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"Nathanael Nerode" <neroden@fastmail.fm> wrote in message [🔎] 20060620225641.GA16822@doctormoo.dyndns.org">news:[🔎] 20060620225641.GA16822@doctormoo.dyndns.org...
George Danchev wrote:
       I believe that the reason to have that in Sofia-SIP's
libsofia-sip-ua/su/strtoull.c is that it comes that way from the original
contributors like University of California and Sun Microsystems. Whom legal
writer counsel do you suggest to talk to ? UCB & Sun's or the Sofia-SIP
upstream which code is licensed under LGPL ? I don't believe that that clause makes it non-free as of DFSG, but if you think otherwise, please express your

The "restricted rights" thing is just fine and free as far as the DFSG, IMHO, and I've never heard anyone on debian-legal assert otherwise: the "restricted rights" clause simply asserts that the US Government doesn't get any more rights than anyone

The "restricted rights" thing might possibly be a GPL compatibility issue, but I'd ask the FSF (www.gnu.org) what they think about that. I would guess not, but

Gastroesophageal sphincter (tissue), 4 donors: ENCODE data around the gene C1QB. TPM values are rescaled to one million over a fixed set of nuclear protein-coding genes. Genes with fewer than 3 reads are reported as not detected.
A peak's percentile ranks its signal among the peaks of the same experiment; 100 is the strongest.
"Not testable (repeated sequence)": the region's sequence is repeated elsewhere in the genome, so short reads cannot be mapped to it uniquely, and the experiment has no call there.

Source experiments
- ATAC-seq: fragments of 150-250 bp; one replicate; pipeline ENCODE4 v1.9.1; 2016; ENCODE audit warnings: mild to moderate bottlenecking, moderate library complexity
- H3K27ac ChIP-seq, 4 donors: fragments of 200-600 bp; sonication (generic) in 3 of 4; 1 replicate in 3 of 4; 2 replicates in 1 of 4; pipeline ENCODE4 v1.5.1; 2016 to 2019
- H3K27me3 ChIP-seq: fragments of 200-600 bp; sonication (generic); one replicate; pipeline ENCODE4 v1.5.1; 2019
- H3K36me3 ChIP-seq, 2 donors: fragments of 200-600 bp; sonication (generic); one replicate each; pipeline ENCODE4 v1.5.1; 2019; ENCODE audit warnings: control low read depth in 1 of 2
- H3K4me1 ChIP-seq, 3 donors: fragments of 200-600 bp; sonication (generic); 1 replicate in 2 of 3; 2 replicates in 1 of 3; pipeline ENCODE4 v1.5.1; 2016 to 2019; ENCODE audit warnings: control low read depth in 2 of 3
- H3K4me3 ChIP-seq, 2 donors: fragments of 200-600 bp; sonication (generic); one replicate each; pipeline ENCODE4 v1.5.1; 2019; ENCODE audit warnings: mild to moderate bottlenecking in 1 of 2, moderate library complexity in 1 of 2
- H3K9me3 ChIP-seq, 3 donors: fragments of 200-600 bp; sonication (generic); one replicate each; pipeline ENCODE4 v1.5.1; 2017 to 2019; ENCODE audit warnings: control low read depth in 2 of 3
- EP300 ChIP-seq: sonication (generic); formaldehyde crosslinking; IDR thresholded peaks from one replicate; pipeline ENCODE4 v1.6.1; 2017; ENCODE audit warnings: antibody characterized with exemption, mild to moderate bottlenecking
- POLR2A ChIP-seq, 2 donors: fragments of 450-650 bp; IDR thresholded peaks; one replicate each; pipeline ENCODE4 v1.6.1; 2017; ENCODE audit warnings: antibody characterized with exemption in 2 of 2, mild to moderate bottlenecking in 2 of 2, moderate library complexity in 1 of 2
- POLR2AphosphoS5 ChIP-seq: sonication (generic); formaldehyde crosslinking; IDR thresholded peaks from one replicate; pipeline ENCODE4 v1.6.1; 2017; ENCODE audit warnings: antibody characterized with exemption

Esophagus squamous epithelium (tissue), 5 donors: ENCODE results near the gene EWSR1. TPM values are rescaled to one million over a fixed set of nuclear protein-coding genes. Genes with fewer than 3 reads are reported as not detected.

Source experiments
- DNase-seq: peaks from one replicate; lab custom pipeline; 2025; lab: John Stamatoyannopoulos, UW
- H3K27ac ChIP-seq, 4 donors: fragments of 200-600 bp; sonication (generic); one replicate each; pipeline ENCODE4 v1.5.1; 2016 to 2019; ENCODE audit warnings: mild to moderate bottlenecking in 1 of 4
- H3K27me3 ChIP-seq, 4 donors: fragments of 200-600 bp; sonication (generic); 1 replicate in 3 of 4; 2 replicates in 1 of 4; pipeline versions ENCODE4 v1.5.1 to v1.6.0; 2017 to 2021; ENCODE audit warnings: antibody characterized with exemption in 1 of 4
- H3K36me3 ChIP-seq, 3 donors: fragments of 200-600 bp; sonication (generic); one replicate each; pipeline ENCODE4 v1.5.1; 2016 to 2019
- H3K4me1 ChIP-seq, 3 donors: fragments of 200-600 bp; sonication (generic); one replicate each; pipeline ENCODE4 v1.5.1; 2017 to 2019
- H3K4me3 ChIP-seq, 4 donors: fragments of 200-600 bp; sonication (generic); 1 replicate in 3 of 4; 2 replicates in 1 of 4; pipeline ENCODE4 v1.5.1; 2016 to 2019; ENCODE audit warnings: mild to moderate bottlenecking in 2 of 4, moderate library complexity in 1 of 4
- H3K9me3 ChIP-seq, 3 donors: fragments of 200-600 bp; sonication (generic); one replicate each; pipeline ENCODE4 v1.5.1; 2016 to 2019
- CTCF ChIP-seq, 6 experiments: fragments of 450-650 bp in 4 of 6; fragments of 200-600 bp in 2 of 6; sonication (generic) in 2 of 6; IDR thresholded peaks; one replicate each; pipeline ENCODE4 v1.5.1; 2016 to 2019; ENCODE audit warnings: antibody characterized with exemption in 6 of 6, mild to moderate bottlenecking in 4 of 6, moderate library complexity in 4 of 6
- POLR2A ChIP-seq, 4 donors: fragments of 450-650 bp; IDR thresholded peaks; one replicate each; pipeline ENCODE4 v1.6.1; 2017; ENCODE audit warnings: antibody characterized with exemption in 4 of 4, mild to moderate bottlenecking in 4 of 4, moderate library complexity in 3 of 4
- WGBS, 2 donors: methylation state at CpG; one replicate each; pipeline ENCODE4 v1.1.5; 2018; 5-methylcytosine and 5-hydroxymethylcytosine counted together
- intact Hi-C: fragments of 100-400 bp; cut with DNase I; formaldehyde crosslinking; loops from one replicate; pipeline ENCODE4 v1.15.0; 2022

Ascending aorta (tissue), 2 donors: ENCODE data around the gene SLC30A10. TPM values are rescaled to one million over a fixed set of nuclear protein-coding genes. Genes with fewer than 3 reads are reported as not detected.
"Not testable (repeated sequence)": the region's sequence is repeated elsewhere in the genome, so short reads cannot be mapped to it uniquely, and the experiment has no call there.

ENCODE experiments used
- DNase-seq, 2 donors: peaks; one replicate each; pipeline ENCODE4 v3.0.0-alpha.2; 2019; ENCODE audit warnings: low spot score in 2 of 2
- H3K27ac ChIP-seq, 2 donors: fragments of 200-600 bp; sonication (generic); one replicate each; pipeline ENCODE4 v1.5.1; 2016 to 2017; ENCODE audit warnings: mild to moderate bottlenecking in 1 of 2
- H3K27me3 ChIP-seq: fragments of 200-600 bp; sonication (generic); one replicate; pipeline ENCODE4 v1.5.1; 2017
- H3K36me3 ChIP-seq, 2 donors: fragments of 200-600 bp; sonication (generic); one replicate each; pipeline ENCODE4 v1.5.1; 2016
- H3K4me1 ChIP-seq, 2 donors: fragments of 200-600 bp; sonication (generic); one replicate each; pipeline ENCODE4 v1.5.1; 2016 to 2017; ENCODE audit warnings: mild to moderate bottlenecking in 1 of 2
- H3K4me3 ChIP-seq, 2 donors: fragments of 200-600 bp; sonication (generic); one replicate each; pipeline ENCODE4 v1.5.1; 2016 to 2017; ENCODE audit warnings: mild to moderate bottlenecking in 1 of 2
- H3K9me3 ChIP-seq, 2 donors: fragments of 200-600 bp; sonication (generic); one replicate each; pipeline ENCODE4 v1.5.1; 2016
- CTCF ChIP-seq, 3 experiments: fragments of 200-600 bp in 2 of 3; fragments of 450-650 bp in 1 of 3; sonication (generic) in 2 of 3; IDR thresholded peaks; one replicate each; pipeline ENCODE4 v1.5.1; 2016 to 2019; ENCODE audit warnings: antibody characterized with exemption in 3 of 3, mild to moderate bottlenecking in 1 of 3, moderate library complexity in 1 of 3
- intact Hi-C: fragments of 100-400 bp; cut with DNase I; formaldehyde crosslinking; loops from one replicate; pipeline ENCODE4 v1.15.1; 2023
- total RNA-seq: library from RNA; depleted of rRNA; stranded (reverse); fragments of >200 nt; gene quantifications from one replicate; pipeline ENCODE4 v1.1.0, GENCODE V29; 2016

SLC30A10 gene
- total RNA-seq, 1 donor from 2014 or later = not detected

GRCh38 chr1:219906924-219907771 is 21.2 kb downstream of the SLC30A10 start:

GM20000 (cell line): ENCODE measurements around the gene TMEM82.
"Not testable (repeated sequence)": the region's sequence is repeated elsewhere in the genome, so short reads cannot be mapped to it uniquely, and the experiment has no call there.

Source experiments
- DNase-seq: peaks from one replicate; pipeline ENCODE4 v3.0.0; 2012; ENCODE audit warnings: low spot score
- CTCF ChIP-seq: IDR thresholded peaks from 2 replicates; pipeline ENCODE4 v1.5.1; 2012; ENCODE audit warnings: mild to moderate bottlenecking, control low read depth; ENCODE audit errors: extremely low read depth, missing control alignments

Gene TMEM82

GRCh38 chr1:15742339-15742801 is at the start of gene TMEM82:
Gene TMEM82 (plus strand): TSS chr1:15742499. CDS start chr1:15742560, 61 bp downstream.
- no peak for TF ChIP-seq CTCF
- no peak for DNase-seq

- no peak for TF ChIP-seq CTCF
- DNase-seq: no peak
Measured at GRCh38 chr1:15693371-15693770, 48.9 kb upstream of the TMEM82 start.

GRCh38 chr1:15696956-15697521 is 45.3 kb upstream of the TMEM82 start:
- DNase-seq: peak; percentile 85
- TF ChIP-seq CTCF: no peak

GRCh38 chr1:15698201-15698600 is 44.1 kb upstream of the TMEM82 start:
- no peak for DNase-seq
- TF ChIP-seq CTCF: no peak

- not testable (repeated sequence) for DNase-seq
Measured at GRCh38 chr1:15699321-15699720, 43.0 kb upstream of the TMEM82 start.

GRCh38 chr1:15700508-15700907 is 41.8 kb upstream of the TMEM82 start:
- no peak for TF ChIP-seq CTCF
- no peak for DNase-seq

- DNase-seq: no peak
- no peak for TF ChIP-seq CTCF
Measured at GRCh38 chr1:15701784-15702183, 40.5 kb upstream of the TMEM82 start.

what do I know.

I'm almost certain it does not affect GPL compatibility.

The last sentence is:
Notwithstanding the foregoing, the
authors grant the U.S. Government and others acting in its behalf
permission to use and distribute the software in accordance with the
terms specified in this license.

So the government has at a minimum, the rights listed in the licence.

Indeed, the whole thing seems pointless, as the FARs are meanlingless.
Either the software designer granted the government rights, or they did not.
If they did not, the agency who listened to the FARs and assumed
"Unlimited rights" has violated copyright law. The FARs
do not trump copyright, and in fact only apply to the government.
As they are a regulation they cannot grant rights, only restrict them.
They can effectively grant rights by restricting a contractor for dening
those rights, but that only applies to contractors working for the Government.

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